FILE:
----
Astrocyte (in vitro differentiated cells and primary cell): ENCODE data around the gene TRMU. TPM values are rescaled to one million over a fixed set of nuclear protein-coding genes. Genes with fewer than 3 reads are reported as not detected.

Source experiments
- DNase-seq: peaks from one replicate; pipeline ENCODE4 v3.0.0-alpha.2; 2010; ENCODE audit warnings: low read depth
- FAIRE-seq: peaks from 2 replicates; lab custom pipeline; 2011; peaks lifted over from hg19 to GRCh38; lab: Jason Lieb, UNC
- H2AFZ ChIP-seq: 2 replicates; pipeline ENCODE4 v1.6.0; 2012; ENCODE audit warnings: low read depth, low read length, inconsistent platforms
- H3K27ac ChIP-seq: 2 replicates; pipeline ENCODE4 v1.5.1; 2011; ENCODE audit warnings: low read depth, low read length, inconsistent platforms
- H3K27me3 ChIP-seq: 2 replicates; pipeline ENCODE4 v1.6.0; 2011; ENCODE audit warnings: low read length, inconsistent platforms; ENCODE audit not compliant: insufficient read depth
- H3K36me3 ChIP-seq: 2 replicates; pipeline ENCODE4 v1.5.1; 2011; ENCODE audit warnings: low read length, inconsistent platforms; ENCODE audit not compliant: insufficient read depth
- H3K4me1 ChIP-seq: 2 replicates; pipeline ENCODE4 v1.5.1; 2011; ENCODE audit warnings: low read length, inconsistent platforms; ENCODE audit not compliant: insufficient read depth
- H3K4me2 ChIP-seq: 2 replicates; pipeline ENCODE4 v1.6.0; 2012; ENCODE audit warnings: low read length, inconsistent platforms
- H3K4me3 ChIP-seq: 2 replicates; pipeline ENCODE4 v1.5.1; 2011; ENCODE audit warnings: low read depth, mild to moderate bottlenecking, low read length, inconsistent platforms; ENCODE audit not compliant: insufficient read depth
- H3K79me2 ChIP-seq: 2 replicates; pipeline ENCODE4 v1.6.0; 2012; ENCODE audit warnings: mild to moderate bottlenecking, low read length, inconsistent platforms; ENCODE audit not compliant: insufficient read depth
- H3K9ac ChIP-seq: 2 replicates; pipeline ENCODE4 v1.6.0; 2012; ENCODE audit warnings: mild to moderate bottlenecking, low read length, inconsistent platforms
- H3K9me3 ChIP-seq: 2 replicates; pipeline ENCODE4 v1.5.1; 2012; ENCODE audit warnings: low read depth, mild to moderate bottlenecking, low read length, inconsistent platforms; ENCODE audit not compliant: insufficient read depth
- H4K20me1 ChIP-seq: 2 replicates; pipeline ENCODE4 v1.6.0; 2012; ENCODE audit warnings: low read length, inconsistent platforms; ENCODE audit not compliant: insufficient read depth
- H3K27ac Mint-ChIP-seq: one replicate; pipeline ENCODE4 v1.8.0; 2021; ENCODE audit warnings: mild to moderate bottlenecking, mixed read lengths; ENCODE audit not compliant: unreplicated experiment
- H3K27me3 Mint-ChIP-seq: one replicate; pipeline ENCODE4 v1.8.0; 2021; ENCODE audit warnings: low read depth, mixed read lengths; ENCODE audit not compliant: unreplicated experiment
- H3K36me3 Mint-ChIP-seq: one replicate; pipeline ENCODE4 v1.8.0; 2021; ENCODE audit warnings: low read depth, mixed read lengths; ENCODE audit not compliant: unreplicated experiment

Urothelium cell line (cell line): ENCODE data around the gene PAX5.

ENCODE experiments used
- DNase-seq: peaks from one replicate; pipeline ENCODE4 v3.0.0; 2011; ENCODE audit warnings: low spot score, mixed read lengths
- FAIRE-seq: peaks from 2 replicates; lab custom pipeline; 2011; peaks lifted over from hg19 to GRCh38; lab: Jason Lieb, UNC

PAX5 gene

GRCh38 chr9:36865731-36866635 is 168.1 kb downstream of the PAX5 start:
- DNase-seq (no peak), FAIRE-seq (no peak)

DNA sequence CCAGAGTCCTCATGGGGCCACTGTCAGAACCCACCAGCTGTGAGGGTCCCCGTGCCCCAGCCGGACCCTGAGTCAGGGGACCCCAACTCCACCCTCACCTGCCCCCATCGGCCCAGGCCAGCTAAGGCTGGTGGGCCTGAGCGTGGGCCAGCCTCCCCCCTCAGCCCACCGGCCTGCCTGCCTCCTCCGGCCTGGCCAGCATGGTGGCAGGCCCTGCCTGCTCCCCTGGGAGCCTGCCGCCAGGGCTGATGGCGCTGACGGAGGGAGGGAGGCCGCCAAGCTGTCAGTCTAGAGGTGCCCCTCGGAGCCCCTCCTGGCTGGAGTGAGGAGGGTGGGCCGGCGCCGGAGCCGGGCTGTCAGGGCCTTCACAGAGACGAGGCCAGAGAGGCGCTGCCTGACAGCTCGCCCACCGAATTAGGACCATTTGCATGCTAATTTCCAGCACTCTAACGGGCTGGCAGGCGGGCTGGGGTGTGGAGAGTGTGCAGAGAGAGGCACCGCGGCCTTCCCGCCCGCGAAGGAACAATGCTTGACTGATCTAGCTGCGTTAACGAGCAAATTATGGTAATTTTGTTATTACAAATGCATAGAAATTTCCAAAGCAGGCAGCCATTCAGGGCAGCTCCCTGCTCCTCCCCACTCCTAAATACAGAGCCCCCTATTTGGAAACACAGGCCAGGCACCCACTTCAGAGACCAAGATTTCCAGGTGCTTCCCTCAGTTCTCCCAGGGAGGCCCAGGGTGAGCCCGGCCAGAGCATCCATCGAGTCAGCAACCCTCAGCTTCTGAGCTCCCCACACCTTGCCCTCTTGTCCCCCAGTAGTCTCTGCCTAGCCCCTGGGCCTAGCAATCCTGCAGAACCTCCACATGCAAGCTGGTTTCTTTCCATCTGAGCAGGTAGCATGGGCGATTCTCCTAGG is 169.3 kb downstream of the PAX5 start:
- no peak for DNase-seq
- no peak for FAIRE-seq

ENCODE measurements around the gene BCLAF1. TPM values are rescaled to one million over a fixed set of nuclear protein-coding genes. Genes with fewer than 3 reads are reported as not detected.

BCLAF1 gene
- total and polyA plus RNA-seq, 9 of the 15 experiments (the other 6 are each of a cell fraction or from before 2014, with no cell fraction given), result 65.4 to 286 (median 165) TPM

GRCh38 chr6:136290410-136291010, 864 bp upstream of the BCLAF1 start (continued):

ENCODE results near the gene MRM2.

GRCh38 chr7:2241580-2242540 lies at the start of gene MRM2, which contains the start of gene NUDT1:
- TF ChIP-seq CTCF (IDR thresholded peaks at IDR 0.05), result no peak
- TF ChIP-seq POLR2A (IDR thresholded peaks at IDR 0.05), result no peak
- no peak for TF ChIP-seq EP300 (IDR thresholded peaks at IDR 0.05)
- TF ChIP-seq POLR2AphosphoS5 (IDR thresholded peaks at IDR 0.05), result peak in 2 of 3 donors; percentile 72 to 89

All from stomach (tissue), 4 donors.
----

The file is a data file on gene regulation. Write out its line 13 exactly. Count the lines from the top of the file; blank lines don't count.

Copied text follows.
- H3K9ac ChIP-seq: 2 replicates; pipeline ENCODE4 v1.6.0; 2012; ENCODE audit warnings: mild to moderate bottlenecking, low read length, inconsistent platforms